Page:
In any and all genres, I’ve learned music is about storytelling. And my favorite thing I’ve learned through my experiences in music is to listen. To lyrics, to emotional dynamics within instrumental music and through spoken word or poetry. We all have our own struggles, tragedies and hardships. But music has been the universal language that reminds me we are all going through life together and helps us paint the canvas of our time here on this earth. The harder the times, the richer the colors and our own paintings can become deeper.

Thanks for sharing that. So, maybe next you can tell us a bit more about your work?
Musically, I play many roles, which I do enjoy. I write, sing, play and produce my own original music which can be found under my name on all media platforms.

I also arrange, produce and perform with my good friend Stan Taylor (@_stantaylor_), and have helped garner a following on YouTube, posting modernized acoustic covers of classic songs.

Recently I’ve been collaborating with another good friend Elaine Faye aka EEbeyond(@eebeyond) for whom I cowrite and produce pop/electro/soul music. She is currently fighting stage 4 breast cancer and is a serious source of inspiration and strength. She’s a champion and her work deserves attention. Our project is called L.EE (@l.ee_music) and we have a record coming out under Extreme Music and Sony.

What set’s me apart from others is my diverse musical background, drawing inspiration from many genres from Classical and Romantic era pieces to Folk/Bluegrass and Oldschool country to Punk/Thrash metal/Rock, to Soul/R&B/Jazz. Also, I believe being a multi-Instrumentalist gives me a wider scope when listening to music. I hear the final broad sound of a song rather than tuning into a particular frequency of an instrument I may be a specialist in. My goal as a musician is to serve the song, whether that means to carry the load or to not play anything at all.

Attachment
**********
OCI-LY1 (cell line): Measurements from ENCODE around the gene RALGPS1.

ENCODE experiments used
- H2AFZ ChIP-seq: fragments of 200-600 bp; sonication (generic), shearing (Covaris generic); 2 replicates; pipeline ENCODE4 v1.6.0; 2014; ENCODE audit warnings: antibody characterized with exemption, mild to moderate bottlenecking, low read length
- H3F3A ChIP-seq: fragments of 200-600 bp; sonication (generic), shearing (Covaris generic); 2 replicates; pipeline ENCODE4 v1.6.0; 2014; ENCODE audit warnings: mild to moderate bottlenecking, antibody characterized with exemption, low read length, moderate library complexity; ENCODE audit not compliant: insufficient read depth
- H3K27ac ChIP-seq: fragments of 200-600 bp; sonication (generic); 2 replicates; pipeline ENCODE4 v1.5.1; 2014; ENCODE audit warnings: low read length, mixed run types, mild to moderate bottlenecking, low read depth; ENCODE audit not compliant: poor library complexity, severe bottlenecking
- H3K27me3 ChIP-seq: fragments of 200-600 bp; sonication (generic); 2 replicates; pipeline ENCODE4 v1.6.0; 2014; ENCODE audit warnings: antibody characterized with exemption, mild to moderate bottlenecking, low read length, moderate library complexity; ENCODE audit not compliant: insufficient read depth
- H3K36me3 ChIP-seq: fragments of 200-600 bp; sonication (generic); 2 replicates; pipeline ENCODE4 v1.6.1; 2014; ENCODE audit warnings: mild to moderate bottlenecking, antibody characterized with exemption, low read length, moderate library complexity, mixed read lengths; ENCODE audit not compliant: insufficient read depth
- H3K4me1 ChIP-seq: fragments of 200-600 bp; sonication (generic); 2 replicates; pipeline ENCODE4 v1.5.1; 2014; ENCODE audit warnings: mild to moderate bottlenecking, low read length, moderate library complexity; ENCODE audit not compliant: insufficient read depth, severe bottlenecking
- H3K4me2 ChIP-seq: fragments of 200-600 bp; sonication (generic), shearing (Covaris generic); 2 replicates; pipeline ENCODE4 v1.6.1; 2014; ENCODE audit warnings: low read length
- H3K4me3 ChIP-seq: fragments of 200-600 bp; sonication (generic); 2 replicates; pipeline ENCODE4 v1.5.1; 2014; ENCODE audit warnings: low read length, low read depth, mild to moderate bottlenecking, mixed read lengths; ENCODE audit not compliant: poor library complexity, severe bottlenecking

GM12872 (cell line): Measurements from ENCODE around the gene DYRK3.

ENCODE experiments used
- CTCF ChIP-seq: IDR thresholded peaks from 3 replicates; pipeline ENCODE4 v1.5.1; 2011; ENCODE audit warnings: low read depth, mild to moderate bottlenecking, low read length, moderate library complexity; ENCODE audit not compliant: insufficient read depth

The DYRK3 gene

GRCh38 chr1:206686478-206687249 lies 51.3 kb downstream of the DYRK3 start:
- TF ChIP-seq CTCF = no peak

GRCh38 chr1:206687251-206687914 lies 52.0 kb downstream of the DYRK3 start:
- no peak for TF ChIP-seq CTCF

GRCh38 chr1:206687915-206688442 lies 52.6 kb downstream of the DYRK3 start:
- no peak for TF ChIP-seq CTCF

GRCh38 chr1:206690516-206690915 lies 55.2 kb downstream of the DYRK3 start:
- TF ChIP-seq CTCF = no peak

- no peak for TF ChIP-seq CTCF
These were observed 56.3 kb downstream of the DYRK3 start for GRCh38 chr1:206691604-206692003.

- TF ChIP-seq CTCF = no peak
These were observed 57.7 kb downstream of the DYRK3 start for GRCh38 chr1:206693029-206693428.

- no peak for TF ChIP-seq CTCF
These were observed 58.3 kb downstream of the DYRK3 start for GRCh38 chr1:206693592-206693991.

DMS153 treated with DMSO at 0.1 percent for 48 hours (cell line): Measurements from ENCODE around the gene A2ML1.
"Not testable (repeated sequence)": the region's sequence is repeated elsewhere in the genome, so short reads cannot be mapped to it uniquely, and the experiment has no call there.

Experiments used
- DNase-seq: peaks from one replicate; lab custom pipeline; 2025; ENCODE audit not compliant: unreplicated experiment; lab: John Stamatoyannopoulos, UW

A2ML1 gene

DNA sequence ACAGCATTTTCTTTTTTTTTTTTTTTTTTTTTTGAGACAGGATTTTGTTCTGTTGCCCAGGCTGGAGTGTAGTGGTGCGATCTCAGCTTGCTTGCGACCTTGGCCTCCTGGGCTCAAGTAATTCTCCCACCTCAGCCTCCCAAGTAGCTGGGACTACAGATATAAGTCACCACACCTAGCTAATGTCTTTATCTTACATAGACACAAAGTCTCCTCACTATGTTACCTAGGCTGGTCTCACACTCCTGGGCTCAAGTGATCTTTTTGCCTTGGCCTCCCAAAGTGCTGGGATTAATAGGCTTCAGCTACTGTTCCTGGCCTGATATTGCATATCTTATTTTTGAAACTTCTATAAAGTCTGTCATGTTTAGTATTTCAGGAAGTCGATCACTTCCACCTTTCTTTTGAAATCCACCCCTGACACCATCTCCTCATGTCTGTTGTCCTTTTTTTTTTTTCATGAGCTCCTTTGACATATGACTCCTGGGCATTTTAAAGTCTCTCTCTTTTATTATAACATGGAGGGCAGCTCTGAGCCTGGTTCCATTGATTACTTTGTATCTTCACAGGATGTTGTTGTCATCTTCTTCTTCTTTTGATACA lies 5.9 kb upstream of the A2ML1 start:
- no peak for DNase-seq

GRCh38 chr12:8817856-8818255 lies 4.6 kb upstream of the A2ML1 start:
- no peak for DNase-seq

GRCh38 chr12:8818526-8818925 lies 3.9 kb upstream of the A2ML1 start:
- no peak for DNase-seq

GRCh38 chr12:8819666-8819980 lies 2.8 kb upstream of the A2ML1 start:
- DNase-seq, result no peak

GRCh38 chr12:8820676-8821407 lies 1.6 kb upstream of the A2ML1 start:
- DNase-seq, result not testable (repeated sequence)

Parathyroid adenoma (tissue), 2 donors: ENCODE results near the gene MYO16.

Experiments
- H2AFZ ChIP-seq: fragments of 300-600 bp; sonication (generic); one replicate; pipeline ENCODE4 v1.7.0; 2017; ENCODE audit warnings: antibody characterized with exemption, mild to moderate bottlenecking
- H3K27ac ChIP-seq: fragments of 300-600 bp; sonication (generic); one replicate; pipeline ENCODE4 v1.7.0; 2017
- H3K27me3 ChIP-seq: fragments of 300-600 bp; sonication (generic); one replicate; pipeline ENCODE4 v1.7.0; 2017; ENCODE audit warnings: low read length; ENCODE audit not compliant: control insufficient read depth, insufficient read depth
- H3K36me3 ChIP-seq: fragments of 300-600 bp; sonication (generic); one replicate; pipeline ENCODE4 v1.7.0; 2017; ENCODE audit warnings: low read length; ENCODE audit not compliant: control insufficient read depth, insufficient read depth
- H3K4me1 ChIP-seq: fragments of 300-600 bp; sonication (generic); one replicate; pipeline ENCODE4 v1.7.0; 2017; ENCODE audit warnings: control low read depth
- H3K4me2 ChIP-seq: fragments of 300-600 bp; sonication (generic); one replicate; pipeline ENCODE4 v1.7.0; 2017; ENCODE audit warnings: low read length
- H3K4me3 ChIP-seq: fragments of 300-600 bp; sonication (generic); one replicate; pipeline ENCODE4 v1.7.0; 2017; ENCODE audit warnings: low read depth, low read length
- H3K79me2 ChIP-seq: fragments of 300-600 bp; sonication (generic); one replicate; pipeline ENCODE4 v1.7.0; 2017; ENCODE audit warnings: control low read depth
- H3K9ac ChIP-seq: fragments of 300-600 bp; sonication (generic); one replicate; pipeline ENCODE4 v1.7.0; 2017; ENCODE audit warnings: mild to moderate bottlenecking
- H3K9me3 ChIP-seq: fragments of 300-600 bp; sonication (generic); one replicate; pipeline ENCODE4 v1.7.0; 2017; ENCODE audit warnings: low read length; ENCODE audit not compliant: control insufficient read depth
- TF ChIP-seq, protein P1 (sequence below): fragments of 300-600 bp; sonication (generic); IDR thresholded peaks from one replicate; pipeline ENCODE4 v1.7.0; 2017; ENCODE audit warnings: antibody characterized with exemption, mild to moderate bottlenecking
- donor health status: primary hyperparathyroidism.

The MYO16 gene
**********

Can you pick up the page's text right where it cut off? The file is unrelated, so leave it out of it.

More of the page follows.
Alright so before we go can you talk to us a bit about how people can work with you, collaborate with you or support you?
It hasn’t been until the past few years that I have learned the importance and strength of collaboration. As an individual, I always put independence as a priority of mine, and that importance carried into my musical world: playing, producing and mixing my own works. But in reality, not many individuals can aptly and accessively play those roles together, and I’ve learned thats OK.

I have learned, through some trial and error, to love collaborating with like-minded musicians. I honestly don’t really care what genre we’re working in, as long as there is mutual respect and honesty, I just love spending time writing a great song.

As far as supporting my work, I appreciate anyone who listens on iTunes, Spotify, etc. and I love communicating with fans on YouTube and Instagram.


  • Private Lessons for Bass/Guitar/Vocals/Theory starts at $100 per hour and is sliding scale
  • Session work for Bass/Vocals starts at $500 per project (sliding scale)
  • Production/Arrangement consultation starts at $100 per hour (sliding scale)

Contact Info:

Image Credits
Images from Taryn Dudley and John Lopez